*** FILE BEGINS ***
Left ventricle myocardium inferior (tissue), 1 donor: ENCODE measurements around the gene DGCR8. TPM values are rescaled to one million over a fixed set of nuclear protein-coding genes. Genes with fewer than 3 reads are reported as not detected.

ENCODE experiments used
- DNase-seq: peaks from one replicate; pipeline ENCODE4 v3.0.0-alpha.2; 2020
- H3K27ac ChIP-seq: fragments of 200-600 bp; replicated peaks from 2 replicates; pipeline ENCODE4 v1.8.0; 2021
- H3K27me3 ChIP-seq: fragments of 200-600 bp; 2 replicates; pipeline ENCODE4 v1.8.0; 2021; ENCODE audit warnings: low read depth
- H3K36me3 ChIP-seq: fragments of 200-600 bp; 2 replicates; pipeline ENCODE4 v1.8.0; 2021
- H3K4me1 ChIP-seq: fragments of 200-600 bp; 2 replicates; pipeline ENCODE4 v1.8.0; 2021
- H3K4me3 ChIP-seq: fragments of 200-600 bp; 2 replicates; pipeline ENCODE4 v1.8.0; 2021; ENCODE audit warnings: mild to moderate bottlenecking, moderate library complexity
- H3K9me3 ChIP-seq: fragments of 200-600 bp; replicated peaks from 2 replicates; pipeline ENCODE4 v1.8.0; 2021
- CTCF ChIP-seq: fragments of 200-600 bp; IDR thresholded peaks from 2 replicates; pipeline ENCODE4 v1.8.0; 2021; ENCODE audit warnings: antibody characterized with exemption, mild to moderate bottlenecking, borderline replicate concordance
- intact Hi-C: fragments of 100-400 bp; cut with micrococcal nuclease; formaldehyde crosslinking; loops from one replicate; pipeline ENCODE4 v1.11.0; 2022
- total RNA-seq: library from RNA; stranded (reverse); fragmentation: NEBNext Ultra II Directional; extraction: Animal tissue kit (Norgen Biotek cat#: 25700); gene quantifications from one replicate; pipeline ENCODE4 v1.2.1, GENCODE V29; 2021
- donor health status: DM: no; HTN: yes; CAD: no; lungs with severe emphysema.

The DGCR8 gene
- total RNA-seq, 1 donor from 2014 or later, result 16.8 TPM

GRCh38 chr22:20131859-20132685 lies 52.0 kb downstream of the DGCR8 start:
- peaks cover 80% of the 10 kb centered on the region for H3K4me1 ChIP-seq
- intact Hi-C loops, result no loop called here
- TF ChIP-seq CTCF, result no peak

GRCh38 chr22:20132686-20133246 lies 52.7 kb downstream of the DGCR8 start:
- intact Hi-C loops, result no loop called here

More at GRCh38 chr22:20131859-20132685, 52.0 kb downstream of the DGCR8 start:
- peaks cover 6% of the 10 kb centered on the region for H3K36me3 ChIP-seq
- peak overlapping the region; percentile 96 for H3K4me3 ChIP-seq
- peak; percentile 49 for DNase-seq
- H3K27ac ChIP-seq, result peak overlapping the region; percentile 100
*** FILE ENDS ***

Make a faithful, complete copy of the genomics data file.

Left ventricle myocardium inferior (tissue), 1 donor: ENCODE measurements around the gene DGCR8. TPM values are rescaled to one million over a fixed set of nuclear protein-coding genes. Genes with fewer than 3 reads are reported as not detected.

ENCODE experiments used
- DNase-seq: peaks from one replicate; pipeline ENCODE4 v3.0.0-alpha.2; 2020
- H3K27ac ChIP-seq: fragments of 200-600 bp; replicated peaks from 2 replicates; pipeline ENCODE4 v1.8.0; 2021
- H3K27me3 ChIP-seq: fragments of 200-600 bp; 2 replicates; pipeline ENCODE4 v1.8.0; 2021; ENCODE audit warnings: low read depth
- H3K36me3 ChIP-seq: fragments of 200-600 bp; 2 replicates; pipeline ENCODE4 v1.8.0; 2021
- H3K4me1 ChIP-seq: fragments of 200-600 bp; 2 replicates; pipeline ENCODE4 v1.8.0; 2021
- H3K4me3 ChIP-seq: fragments of 200-600 bp; 2 replicates; pipeline ENCODE4 v1.8.0; 2021; ENCODE audit warnings: mild to moderate bottlenecking, moderate library complexity
- H3K9me3 ChIP-seq: fragments of 200-600 bp; replicated peaks from 2 replicates; pipeline ENCODE4 v1.8.0; 2021
- CTCF ChIP-seq: fragments of 200-600 bp; IDR thresholded peaks from 2 replicates; pipeline ENCODE4 v1.8.0; 2021; ENCODE audit warnings: antibody characterized with exemption, mild to moderate bottlenecking, borderline replicate concordance
- intact Hi-C: fragments of 100-400 bp; cut with micrococcal nuclease; formaldehyde crosslinking; loops from one replicate; pipeline ENCODE4 v1.11.0; 2022
- total RNA-seq: library from RNA; stranded (reverse); fragmentation: NEBNext Ultra II Directional; extraction: Animal tissue kit (Norgen Biotek cat#: 25700); gene quantifications from one replicate; pipeline ENCODE4 v1.2.1, GENCODE V29; 2021
- donor health status: DM: no; HTN: yes; CAD: no; lungs with severe emphysema.

The DGCR8 gene
- total RNA-seq, 1 donor from 2014 or later, result 16.8 TPM

GRCh38 chr22:20131859-20132685 lies 52.0 kb downstream of the DGCR8 start:
- peaks cover 80% of the 10 kb centered on the region for H3K4me1 ChIP-seq
- intact Hi-C loops, result no loop called here
- TF ChIP-seq CTCF, result no peak

GRCh38 chr22:20132686-20133246 lies 52.7 kb downstream of the DGCR8 start:
- intact Hi-C loops, result no loop called here

More at GRCh38 chr22:20131859-20132685, 52.0 kb downstream of the DGCR8 start:
- peaks cover 6% of the 10 kb centered on the region for H3K36me3 ChIP-seq
- peak overlapping the region; percentile 96 for H3K4me3 ChIP-seq
- peak; percentile 49 for DNase-seq
- H3K27ac ChIP-seq, result peak overlapping the region; percentile 100